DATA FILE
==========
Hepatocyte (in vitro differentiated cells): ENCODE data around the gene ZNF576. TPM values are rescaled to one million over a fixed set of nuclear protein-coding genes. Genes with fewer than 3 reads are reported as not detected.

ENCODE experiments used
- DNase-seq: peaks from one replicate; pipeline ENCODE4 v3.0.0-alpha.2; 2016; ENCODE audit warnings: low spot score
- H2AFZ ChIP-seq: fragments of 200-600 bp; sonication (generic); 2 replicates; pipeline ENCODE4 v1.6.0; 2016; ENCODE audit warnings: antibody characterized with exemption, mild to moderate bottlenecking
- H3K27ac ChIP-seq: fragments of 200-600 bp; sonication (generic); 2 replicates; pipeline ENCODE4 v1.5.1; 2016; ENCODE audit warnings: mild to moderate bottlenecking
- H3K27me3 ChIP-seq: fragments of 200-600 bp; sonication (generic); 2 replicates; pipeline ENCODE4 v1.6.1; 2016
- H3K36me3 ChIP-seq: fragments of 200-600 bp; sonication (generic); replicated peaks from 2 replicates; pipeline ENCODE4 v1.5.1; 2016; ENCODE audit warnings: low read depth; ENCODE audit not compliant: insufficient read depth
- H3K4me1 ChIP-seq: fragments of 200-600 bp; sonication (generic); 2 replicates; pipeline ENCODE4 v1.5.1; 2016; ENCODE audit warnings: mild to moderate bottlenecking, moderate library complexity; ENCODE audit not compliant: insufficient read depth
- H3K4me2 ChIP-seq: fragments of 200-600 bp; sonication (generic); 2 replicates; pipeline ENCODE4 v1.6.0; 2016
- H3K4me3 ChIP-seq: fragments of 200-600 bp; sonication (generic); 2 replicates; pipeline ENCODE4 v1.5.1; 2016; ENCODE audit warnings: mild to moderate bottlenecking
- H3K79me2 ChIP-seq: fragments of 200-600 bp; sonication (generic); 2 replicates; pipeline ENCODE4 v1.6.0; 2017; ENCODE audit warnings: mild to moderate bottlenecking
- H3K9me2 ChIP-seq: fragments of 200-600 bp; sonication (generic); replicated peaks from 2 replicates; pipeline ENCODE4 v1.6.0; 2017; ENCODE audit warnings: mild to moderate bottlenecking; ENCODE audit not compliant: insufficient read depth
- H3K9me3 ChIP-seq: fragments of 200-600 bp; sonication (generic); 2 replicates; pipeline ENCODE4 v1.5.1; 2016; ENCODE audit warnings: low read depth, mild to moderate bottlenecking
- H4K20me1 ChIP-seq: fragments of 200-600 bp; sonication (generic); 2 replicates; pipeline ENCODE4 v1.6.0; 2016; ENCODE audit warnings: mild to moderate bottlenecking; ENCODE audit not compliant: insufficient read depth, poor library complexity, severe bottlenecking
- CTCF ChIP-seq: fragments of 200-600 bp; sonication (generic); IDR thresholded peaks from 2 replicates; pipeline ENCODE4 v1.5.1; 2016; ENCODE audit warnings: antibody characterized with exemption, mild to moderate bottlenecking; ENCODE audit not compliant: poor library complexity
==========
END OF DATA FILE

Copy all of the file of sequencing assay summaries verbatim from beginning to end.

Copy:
Hepatocyte (in vitro differentiated cells): ENCODE data around the gene ZNF576. TPM values are rescaled to one million over a fixed set of nuclear protein-coding genes. Genes with fewer than 3 reads are reported as not detected.

ENCODE experiments used
- DNase-seq: peaks from one replicate; pipeline ENCODE4 v3.0.0-alpha.2; 2016; ENCODE audit warnings: low spot score
- H2AFZ ChIP-seq: fragments of 200-600 bp; sonication (generic); 2 replicates; pipeline ENCODE4 v1.6.0; 2016; ENCODE audit warnings: antibody characterized with exemption, mild to moderate bottlenecking
- H3K27ac ChIP-seq: fragments of 200-600 bp; sonication (generic); 2 replicates; pipeline ENCODE4 v1.5.1; 2016; ENCODE audit warnings: mild to moderate bottlenecking
- H3K27me3 ChIP-seq: fragments of 200-600 bp; sonication (generic); 2 replicates; pipeline ENCODE4 v1.6.1; 2016
- H3K36me3 ChIP-seq: fragments of 200-600 bp; sonication (generic); replicated peaks from 2 replicates; pipeline ENCODE4 v1.5.1; 2016; ENCODE audit warnings: low read depth; ENCODE audit not compliant: insufficient read depth
- H3K4me1 ChIP-seq: fragments of 200-600 bp; sonication (generic); 2 replicates; pipeline ENCODE4 v1.5.1; 2016; ENCODE audit warnings: mild to moderate bottlenecking, moderate library complexity; ENCODE audit not compliant: insufficient read depth
- H3K4me2 ChIP-seq: fragments of 200-600 bp; sonication (generic); 2 replicates; pipeline ENCODE4 v1.6.0; 2016
- H3K4me3 ChIP-seq: fragments of 200-600 bp; sonication (generic); 2 replicates; pipeline ENCODE4 v1.5.1; 2016; ENCODE audit warnings: mild to moderate bottlenecking
- H3K79me2 ChIP-seq: fragments of 200-600 bp; sonication (generic); 2 replicates; pipeline ENCODE4 v1.6.0; 2017; ENCODE audit warnings: mild to moderate bottlenecking
- H3K9me2 ChIP-seq: fragments of 200-600 bp; sonication (generic); replicated peaks from 2 replicates; pipeline ENCODE4 v1.6.0; 2017; ENCODE audit warnings: mild to moderate bottlenecking; ENCODE audit not compliant: insufficient read depth
- H3K9me3 ChIP-seq: fragments of 200-600 bp; sonication (generic); 2 replicates; pipeline ENCODE4 v1.5.1; 2016; ENCODE audit warnings: low read depth, mild to moderate bottlenecking
- H4K20me1 ChIP-seq: fragments of 200-600 bp; sonication (generic); 2 replicates; pipeline ENCODE4 v1.6.0; 2016; ENCODE audit warnings: mild to moderate bottlenecking; ENCODE audit not compliant: insufficient read depth, poor library complexity, severe bottlenecking
- CTCF ChIP-seq: fragments of 200-600 bp; sonication (generic); IDR thresholded peaks from 2 replicates; pipeline ENCODE4 v1.5.1; 2016; ENCODE audit warnings: antibody characterized with exemption, mild to moderate bottlenecking; ENCODE audit not compliant: poor library complexity